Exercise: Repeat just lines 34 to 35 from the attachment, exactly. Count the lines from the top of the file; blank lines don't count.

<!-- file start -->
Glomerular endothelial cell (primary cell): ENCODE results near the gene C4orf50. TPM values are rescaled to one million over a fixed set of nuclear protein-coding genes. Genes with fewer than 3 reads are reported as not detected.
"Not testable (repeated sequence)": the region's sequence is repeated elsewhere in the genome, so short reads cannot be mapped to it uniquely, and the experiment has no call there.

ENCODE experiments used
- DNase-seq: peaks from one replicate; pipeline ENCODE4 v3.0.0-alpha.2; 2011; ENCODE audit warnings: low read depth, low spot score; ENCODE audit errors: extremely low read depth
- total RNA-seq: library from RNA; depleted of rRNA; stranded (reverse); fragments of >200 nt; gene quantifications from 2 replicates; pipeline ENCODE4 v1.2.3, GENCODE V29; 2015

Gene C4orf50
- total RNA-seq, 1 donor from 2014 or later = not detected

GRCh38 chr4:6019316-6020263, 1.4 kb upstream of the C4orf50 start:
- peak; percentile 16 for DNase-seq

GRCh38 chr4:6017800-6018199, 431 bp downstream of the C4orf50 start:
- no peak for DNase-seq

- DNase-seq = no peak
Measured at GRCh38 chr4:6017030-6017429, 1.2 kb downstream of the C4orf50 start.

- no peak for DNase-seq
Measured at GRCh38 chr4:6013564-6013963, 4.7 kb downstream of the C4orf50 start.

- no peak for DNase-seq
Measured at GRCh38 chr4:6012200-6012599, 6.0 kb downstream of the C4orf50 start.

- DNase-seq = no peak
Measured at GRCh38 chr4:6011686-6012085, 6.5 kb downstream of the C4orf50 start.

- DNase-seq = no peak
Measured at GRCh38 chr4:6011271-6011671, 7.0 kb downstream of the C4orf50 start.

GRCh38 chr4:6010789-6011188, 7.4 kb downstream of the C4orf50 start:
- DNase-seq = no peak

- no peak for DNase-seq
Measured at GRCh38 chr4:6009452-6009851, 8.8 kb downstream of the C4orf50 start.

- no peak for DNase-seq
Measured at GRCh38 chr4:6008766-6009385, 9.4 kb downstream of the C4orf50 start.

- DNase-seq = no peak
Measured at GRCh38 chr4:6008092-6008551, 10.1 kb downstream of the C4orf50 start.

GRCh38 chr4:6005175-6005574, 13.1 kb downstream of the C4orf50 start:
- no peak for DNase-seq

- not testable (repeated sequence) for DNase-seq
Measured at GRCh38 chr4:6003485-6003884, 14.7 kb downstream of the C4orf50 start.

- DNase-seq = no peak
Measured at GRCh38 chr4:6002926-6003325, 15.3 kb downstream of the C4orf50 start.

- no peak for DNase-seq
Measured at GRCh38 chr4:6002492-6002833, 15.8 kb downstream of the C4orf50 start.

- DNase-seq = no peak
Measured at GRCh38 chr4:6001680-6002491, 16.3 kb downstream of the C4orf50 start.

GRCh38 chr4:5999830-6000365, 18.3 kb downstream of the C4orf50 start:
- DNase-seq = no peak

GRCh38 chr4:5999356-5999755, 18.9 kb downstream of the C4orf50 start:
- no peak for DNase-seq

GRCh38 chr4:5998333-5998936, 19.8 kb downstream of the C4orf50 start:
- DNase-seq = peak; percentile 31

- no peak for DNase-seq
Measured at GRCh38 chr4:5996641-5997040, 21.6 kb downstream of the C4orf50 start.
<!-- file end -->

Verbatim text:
- DNase-seq = no peak
Measured at GRCh38 chr4:6002926-6003325, 15.3 kb downstream of the C4orf50 start.